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New Site Rates Churches Based on Transparency of LGBTQ Policies

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New Site Rates Churches Based on Transparency of LGBTQ Policies

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Tim Schraeder, a gay Christian, has always felt torn between his religion and his sexuality. That's something he is now fighting to change.

Schraeder has worked as a marketing consultant for some of the largest megachurches and Christian leaders in the country. In October, he co-founded Church Clarity, a new website that rates churches on how clearly they communicate their policies toward the LGBTQ community. He said many churches don't disclose such policies upfront for fear of how they will be perceived, and this, according to Schraeder, leads some LGBTQ followers to be misled for a prolonged period of time.

"[LGBTQ believers] become active members of their church community. They start contributing financially. They're volunteering. They're leading in different capacities," Schraeder told NBC News. "But at some point, they reach a moment where they want to take their engagement and involvement in the church to another level through membership, through baptism or through being married."

That's when a church will typically disclose whether they accept a follower's sexuality, Schraeder explained.

"In most cases, that's the first time [LGBTQ believers] find out that, actually, there is a condition to when we say 'All are welcome.' There is a condition to when we say 'Come as your are,'" he said. "And that's devastating, and that has caused tremendous harm to a lot of people."

In June, former evangelical pastor George Mekhail reached out to Schraeder and Sarah Ngu, a deacon at the Forefront Brooklyn church, to see if they wanted to collaborate on Church Clarity. The three joined forces and turned the nascent project into an online resource for LGBTQ worshipers. Similar to online resources that allow users to review businesses and institutions, Church Clarity lets people submit churches to be reviewed and scored through a crowdsourcing form, Schraeder explained.

"Church Clarity is not advocating for policy changes," its mission statement reads. "Together, we're establishing a new standard for church policy disclosure: We believe that churches have a responsibility to be clear about their policies on their primary websites. Following a simple, yet consistent method, our crowdsourcers submit churches to be scored on how clearly their website communicates their actively enforced policies. Once the information is verified by Church Clarity, it is published to our database."

Schraeder, a Chicago resident, recently left his own church over its lack of transparency. It was a difficult decision for the 34-year-old, who has spent his whole life in the evangelical church. He said he loved it, though he felt like a stranger there. He never hid his sexuality, he explained, but said he went through years of reparative therapy in a futile attempt to change.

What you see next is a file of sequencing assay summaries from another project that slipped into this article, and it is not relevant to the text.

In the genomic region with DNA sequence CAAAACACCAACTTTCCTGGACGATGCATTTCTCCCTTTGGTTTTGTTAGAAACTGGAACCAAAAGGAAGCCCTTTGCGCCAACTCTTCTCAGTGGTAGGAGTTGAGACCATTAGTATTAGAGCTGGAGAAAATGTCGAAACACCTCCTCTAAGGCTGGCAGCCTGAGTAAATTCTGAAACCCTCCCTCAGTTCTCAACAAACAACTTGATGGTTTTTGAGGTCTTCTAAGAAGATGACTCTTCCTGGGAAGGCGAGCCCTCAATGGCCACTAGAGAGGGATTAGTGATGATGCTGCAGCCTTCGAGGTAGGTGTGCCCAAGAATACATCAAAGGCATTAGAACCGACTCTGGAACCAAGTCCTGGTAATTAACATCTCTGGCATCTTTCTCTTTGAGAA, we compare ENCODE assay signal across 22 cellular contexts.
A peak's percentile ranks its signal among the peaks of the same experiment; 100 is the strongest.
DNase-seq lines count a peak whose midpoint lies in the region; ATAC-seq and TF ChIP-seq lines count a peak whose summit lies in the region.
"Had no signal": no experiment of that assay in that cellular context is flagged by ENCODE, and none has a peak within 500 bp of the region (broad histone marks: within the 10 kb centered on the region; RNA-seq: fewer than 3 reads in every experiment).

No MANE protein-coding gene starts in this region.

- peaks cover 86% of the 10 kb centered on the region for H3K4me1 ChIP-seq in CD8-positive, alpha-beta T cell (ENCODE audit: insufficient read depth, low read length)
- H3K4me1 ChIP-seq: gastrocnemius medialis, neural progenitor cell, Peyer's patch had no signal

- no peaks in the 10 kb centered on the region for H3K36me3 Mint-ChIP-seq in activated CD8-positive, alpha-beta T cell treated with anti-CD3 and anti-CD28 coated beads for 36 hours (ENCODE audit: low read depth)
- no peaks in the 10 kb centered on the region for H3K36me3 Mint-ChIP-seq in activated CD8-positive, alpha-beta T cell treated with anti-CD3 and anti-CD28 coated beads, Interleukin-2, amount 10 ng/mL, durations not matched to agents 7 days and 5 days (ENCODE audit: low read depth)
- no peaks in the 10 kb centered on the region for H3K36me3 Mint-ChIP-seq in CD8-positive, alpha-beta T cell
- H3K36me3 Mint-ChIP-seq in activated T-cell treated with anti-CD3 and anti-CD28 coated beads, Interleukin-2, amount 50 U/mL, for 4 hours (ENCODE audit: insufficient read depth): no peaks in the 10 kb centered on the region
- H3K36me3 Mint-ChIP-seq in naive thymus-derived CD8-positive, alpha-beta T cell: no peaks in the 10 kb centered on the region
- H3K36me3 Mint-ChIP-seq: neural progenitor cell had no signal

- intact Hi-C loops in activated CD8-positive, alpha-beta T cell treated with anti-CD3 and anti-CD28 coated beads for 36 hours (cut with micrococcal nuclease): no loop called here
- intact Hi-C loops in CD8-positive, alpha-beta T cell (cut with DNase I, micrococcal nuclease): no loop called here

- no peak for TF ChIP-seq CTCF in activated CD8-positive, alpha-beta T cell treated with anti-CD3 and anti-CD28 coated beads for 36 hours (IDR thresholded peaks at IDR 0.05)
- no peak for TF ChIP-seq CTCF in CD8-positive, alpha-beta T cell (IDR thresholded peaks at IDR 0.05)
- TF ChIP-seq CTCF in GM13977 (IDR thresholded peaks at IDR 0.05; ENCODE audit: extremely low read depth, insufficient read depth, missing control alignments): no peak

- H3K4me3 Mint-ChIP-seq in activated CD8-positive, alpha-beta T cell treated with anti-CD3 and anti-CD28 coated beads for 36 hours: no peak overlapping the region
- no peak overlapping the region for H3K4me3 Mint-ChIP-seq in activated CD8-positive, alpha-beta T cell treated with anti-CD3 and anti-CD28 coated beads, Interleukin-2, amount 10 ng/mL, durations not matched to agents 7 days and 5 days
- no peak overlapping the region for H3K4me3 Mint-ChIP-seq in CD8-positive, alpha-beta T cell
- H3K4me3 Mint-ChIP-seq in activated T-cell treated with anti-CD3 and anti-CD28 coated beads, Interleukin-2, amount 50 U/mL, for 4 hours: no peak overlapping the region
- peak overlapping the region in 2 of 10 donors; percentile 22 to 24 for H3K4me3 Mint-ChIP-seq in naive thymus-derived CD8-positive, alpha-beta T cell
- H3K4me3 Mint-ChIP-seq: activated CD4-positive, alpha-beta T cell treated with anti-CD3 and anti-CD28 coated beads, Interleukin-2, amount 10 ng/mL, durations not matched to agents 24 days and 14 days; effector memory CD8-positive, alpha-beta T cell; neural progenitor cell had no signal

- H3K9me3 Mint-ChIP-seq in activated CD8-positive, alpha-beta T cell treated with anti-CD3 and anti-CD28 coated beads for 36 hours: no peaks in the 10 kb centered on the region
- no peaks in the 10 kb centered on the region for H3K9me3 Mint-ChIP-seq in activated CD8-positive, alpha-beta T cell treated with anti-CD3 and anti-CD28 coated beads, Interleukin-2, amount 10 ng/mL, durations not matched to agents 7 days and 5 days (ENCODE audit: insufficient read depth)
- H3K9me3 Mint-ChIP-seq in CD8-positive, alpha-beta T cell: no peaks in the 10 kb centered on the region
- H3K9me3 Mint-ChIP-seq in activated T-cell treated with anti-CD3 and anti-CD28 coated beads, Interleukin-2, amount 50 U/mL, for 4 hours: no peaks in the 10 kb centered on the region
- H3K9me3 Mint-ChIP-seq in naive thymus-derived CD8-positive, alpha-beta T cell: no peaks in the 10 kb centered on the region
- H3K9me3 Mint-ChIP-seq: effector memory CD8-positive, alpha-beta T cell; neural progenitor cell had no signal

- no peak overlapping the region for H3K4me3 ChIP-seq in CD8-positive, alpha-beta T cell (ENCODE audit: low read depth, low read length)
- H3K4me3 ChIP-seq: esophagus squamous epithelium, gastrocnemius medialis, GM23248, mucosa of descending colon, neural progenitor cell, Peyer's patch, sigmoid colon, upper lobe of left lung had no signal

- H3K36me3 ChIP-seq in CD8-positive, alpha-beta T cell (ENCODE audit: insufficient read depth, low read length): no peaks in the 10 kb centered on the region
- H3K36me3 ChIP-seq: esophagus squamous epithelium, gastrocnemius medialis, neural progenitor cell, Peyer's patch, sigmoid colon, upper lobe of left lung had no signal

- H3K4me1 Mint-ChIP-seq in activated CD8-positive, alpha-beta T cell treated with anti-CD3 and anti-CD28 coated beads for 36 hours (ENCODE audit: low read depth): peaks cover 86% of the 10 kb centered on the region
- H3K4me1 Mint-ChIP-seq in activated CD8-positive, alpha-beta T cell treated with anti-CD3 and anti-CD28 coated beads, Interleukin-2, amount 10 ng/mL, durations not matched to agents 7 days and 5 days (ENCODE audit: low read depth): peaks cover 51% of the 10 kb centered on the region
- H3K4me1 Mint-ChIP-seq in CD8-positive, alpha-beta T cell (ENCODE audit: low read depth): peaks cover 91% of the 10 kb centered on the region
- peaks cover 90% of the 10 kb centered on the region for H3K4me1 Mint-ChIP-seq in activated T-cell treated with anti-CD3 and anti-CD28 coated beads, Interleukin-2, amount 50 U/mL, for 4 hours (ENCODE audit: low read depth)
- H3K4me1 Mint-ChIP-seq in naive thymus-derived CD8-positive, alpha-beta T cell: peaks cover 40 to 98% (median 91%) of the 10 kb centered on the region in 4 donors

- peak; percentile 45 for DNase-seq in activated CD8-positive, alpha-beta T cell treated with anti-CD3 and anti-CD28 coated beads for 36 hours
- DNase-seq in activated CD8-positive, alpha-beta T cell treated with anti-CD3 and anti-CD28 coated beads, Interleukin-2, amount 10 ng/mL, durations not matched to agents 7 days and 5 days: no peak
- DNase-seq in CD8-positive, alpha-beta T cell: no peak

"I gave about a good 10-year run trying to 'pray the gay away,'" he said. "And that was something every church that I worked at was aware of."

He said he eventually realized it was possible to be both Christian and gay, but he continued to keep his sexuality out of public view. He reached his breaking point in 2014 after World Vision, a global Christian humanitarian organization, announced it would welcome LGBTQ employees in same-sex marriages but then reversed the decision a few days later.

"I just got sick to my stomach," he recalled. Schraeder took his disappointment to Twitter. It was the first time he publicly announced he is gay.

%3Cblockquote%20class=%22twitter-tweet%22%20data-lang=%22en%22%3E%3Cp%20lang=%22en%22%20dir=%22ltr%22%3EOn%20World%20Vision:%20What%20hurts%20the%20most%20is%20the%20thousands%20of%20LGBT%20Christians%20like%20myself%20who%20still%20struggle%20to%20find%20their%20place%20in%20the%20church.%3C/p%3E%E2%80%94%20Tim%20Schraeder%20(@TimSchraeder)%20%3Ca%20href=%22https://twitter.com/TimSchraeder/status/449187737124368384?ref_src=twsrc%255Etfw%22%3EMarch%2027,%202014%3C/a%3E%3C/blockquote%3E%20%3Cscript%20async%20src=%22https://platform.twitter.com/widgets.js%22%20charset=%22utf-8%22%3E%3C/script%3E

He said a few of his evangelical clients — authors, musicians and Christian leaders whose brands he helped build — dropped his contract. But as doors closed, others opened. He said he found clients willing to work with him that didn't care about his sexuality.

It's a newfound freedom Schraeder wants other LGBTQ people of faith to enjoy.

"I hope that with Church Clarity, the LGBTQ community will value the churches' honesty and transparency around these issues and that they'll find places where they are fully welcome," Schraeder said. "And I hope for the church community, it helps them see the grave need there is for clearly articulated policies."

Church Clarity launched on Oct. 18 and is already popular with users, according to Schraeder. Reviews of more than 600 churches were submitted within the first week of the site's launch, and Schraeder said he and his team have received requests to include other houses of worship, too, including synagogues and mosques.

Schraeder said he hopes the site will help pave the way for greater inclusion for people like himself within religious communities.

"I just hope through our efforts that we can help people who are in the LGBTQ community see they can be fully who they are and fully loved and accepted by God at the same time," Schraeder concluded.

OutFront is a weekly NBC Out series profiling LGBTQ people and allies who are making a difference in the community.

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